Envisioning Gender Equality and Empowering STEM Women

A panel of female leaders and faculty members at the 2016 Women in STEM Summit

Look around almost any laboratory or technology company, and the statistics are borne out. Although women comprise 50% of the overall labor force, only a quarter of the people working in STEM fields are female.

In celebration of Women’s History Month in March—and as part of the year-round efforts the entire Tandon community makes to address that situation—Associate Dean of Student Affairs Anita Farrington and her staff produced the 2016 Women in STEM Summit, a two-day event jam-packed with speakers, workshops, panels, and more.

The theme of the Summit was “Envision and Empower,” and Farrington opened the proceedings with a rousing call to arms. “Why not have a STEM workforce that reflects the demographics of our country?” she asked. “We are justifiably impatient and we envision so much more.” She continued, “At Tandon, we are steadfastly committed to increasing the number of women in our programs, and while we have certainly enjoyed seeing polls that have referred to us as one of the nation’s most ‘female-friendly’ schools, we envision even more.”

Pointing out that for the past few years, entering classes have contained increasing numbers of women and that the trend is anticipated to continue next fall, Farrington concluded, “Without a doubt the needle is moving . . . so I implore you to truly envision and, ultimately, to be truly empowered to pursue your dreams.”

Xi Tang Zhao, a sophomore who is studying electrical engineering, was just one of several men in the audience, thanks in some part to the Office of Student Affairs push to include them. “I support my female classmates and colleagues because we all benefit from learning and working together,” he asserted. “Gender diversity in STEM is far from just a women’s issue.” He particularly enjoyed participating in the roundtable discussions that followed Farrington’s opening and featured such industry leaders as Britt Hykal, a recruiting coordinator at Google, and Georgia Forbes, an executive director of information security at Goldman Sachs. “A group of male engineers might never think to sit down and discuss an issue like work-life balance, but those things are important to all of us,” he said. “It just reinforces the idea that women’s concerns are men’s concerns as well.” 

That leitmotif was heard repeatedly throughout the event, which even concluded with a panel discussion between Department Head and Professor of Computer Science and Engineering Nasir Memon and AIG Talent Management Analyst Nathan Rubin entitled “How Men Can Help.”  Moderated by student leader Alexander Lawson, the conversation ranged from the importance of maintaining a civil, welcoming atmosphere devoid of demeaning terminology or sexist humor to one common-sense method of obtaining gender balance in the workplace: simply hire more women.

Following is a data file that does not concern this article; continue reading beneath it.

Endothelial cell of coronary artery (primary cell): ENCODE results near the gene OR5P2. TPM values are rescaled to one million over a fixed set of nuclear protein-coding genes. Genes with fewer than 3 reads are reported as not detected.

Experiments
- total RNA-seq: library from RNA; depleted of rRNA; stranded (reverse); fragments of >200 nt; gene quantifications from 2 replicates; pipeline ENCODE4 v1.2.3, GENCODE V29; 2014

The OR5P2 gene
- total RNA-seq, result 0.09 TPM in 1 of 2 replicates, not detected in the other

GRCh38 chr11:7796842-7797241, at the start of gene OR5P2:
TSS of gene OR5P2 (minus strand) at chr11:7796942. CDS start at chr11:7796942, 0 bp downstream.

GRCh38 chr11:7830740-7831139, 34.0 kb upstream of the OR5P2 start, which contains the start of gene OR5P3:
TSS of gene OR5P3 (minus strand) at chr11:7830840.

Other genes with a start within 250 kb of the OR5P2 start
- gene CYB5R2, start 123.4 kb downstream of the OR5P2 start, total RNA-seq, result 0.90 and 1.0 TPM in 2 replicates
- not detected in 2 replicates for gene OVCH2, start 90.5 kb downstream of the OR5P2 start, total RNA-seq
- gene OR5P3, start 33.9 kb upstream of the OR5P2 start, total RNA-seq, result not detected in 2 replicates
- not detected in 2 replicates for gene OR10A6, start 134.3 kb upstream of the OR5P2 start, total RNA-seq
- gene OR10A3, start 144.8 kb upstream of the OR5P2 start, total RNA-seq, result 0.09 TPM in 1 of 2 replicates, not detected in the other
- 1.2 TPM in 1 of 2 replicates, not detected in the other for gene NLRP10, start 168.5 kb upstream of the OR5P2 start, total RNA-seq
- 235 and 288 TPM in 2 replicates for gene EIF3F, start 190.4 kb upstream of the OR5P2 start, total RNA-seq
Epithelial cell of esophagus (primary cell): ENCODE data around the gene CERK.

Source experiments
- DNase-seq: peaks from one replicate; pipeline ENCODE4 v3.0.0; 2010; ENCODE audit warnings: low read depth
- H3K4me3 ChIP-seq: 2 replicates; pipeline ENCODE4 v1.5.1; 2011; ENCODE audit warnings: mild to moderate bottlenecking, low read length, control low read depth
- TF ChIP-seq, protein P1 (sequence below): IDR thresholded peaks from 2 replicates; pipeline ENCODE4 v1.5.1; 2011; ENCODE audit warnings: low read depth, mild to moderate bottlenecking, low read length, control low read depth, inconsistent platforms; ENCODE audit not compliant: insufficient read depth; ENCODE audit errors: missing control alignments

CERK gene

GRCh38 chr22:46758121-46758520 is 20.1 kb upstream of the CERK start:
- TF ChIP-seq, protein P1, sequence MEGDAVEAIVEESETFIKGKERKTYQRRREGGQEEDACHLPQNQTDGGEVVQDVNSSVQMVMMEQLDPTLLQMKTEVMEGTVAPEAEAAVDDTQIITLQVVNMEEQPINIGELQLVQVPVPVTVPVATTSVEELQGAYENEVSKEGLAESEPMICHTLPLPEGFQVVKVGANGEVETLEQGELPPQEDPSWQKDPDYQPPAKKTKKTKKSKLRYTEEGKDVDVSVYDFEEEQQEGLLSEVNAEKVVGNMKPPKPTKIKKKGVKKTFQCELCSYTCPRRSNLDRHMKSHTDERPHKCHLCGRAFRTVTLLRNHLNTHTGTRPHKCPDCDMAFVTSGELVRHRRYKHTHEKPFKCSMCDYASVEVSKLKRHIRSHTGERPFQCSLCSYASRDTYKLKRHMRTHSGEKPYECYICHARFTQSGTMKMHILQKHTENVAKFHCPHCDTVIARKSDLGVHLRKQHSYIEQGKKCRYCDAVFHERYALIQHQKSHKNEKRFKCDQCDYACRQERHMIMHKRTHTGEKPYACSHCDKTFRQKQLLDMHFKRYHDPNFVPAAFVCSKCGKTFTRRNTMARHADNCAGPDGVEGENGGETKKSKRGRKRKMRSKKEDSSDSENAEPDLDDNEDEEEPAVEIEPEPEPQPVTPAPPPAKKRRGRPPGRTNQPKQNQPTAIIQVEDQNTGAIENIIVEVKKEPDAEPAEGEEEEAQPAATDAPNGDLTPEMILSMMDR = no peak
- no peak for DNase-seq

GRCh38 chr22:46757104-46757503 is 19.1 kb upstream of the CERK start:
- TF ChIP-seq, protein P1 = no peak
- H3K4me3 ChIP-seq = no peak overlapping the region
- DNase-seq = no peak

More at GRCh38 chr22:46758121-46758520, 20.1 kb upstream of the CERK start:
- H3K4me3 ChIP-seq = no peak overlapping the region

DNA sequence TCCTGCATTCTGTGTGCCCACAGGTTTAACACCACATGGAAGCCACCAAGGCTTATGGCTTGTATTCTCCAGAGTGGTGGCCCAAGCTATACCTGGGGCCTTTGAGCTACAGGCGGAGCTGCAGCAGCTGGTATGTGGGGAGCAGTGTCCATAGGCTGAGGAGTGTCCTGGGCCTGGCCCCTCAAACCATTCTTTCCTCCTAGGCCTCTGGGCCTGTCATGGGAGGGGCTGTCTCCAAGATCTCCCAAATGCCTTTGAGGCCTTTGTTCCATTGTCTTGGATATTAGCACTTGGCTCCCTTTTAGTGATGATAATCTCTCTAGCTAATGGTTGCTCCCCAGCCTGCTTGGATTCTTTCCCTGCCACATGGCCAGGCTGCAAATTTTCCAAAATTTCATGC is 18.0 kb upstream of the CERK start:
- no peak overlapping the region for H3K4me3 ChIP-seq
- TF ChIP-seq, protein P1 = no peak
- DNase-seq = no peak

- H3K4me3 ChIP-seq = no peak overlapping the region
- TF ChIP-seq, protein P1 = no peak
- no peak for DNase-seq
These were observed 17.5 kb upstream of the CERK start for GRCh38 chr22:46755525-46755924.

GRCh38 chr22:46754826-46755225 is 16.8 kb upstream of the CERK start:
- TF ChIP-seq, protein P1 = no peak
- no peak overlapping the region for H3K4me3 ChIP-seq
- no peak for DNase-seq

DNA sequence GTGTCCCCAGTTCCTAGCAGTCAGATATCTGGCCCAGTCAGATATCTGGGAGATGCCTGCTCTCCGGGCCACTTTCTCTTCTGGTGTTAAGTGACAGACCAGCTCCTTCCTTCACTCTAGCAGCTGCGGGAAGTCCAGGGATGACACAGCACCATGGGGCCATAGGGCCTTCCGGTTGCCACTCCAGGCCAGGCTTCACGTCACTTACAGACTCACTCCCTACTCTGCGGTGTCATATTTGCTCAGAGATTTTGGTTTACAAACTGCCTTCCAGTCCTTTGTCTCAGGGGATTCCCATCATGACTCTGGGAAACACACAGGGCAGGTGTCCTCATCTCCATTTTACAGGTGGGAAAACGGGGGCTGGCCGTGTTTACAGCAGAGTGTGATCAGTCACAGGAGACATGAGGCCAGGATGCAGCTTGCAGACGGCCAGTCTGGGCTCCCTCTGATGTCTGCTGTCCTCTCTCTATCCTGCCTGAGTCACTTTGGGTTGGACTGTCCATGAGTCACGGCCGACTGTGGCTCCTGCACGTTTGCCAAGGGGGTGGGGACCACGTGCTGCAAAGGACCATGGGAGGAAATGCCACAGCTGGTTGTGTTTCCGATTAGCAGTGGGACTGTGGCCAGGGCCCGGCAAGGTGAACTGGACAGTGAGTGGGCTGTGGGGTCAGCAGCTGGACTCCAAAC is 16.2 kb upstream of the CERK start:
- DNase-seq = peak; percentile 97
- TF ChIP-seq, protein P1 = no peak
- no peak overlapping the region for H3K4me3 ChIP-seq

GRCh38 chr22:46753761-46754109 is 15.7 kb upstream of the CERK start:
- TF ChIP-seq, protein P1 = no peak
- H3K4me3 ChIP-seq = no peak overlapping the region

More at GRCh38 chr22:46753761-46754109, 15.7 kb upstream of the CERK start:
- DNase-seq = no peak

Minerva Tantoco, Chief Technology Officer for the City of New York

Minerva Tantoco, Chief Technology Officer for the City of New York

Before then, however, attendees were treated to a keynote speech by Minerva Tantoco, the first-ever Chief Technology Officer (CTO) for the City of New York, who informed the attendees that a significant percentage of the venture-capital-funded start-ups in the city had been founded by women and quipped to them, “Woman techies are a thing now! You are in the right place at the right time.” She concluded, “Technology is the future of work, and you are the future of technology.”

Attendees also heard a talk by alum Patricia McLaughlin, who described being one of only two female students in the aerospace engineering program during the early 1970s. “I had come from an all-girls’ Catholic school where I had taken home economics as part of a not-very-rigorous curriculum,” she said, “and I walked into a group of male engineering students who were whipping out expensive slide rules.” Intimidating mathematical equipment aside, McLaughlin’s classmates understood the importance of supporting a fellow aspiring engineer. “They helped me catch up,” she recalled. “They really wanted me to succeed. They taught me that it wasn’t a sign of weakness to ask for help if I needed it and that while it’s good to focus on climbing, you shouldn’t squash anyone else while you do so.”

If there was any single takeaway from the Summit it was that when everyone—male or female—works towards a goal like gender equality together, that goal gets significantly more achievable.

Learn more about: Anita Farrington, Nasir Memon